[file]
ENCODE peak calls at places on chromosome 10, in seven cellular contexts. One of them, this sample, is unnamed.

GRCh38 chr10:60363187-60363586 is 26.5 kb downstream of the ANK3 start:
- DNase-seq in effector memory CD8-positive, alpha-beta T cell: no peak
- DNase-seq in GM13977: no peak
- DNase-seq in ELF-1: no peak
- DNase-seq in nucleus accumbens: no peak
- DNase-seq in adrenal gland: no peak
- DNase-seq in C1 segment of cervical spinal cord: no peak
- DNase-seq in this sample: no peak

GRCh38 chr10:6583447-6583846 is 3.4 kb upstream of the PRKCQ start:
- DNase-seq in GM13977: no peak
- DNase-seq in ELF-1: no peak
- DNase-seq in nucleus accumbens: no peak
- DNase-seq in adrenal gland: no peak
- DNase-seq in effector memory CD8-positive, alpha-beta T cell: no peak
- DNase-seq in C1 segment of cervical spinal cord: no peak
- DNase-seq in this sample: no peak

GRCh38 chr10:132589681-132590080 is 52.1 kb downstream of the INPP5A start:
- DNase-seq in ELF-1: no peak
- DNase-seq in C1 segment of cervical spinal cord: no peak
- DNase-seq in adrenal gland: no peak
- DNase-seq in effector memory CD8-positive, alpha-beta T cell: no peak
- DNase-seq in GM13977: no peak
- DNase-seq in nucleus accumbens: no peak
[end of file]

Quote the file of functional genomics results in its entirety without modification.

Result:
ENCODE peak calls at places on chromosome 10, in seven cellular contexts. One of them, this sample, is unnamed.

GRCh38 chr10:60363187-60363586 is 26.5 kb downstream of the ANK3 start:
- DNase-seq in effector memory CD8-positive, alpha-beta T cell: no peak
- DNase-seq in GM13977: no peak
- DNase-seq in ELF-1: no peak
- DNase-seq in nucleus accumbens: no peak
- DNase-seq in adrenal gland: no peak
- DNase-seq in C1 segment of cervical spinal cord: no peak
- DNase-seq in this sample: no peak

GRCh38 chr10:6583447-6583846 is 3.4 kb upstream of the PRKCQ start:
- DNase-seq in GM13977: no peak
- DNase-seq in ELF-1: no peak
- DNase-seq in nucleus accumbens: no peak
- DNase-seq in adrenal gland: no peak
- DNase-seq in effector memory CD8-positive, alpha-beta T cell: no peak
- DNase-seq in C1 segment of cervical spinal cord: no peak
- DNase-seq in this sample: no peak

GRCh38 chr10:132589681-132590080 is 52.1 kb downstream of the INPP5A start:
- DNase-seq in ELF-1: no peak
- DNase-seq in C1 segment of cervical spinal cord: no peak
- DNase-seq in adrenal gland: no peak
- DNase-seq in effector memory CD8-positive, alpha-beta T cell: no peak
- DNase-seq in GM13977: no peak
- DNase-seq in nucleus accumbens: no peak